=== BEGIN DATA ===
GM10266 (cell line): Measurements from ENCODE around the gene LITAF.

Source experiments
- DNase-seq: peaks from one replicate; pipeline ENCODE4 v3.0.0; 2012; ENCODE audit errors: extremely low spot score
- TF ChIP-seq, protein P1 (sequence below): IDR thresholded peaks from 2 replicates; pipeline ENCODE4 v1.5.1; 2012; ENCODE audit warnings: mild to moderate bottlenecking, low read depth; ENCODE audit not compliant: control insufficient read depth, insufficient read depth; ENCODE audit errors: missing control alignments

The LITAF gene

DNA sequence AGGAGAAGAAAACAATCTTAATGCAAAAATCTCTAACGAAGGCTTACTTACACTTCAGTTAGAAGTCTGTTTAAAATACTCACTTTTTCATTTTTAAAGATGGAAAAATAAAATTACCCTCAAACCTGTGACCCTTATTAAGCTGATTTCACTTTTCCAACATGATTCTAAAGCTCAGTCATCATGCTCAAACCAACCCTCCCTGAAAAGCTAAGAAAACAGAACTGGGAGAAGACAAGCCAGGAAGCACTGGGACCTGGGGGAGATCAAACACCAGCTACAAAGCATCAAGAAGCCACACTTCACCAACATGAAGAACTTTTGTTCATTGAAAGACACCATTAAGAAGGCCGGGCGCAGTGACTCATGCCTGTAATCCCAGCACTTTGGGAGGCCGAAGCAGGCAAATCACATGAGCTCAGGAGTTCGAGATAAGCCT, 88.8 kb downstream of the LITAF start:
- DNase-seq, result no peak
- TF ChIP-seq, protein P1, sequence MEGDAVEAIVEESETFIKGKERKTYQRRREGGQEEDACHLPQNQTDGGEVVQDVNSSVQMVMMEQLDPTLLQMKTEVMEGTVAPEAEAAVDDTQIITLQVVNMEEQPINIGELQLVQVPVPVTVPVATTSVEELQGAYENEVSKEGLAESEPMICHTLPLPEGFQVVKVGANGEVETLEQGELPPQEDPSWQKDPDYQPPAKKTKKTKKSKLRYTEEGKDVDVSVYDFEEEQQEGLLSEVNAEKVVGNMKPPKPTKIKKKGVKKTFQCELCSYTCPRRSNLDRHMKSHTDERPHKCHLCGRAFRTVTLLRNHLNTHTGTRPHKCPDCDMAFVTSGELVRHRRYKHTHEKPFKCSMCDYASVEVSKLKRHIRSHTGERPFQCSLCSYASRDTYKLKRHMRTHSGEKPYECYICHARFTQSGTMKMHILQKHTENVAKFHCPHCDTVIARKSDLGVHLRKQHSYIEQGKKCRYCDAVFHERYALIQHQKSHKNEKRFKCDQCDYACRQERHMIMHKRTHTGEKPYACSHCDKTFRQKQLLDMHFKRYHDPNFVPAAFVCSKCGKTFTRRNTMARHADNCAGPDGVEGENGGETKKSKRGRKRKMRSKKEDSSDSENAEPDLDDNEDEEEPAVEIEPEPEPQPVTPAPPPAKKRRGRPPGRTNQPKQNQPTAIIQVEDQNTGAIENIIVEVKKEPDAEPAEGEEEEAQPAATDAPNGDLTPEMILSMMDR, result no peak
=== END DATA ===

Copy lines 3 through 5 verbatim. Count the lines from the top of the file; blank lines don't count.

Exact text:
- DNase-seq: peaks from one replicate; pipeline ENCODE4 v3.0.0; 2012; ENCODE audit errors: extremely low spot score
- TF ChIP-seq, protein P1 (sequence below): IDR thresholded peaks from 2 replicates; pipeline ENCODE4 v1.5.1; 2012; ENCODE audit warnings: mild to moderate bottlenecking, low read depth; ENCODE audit not compliant: control insufficient read depth, insufficient read depth; ENCODE audit errors: missing control alignments

The LITAF gene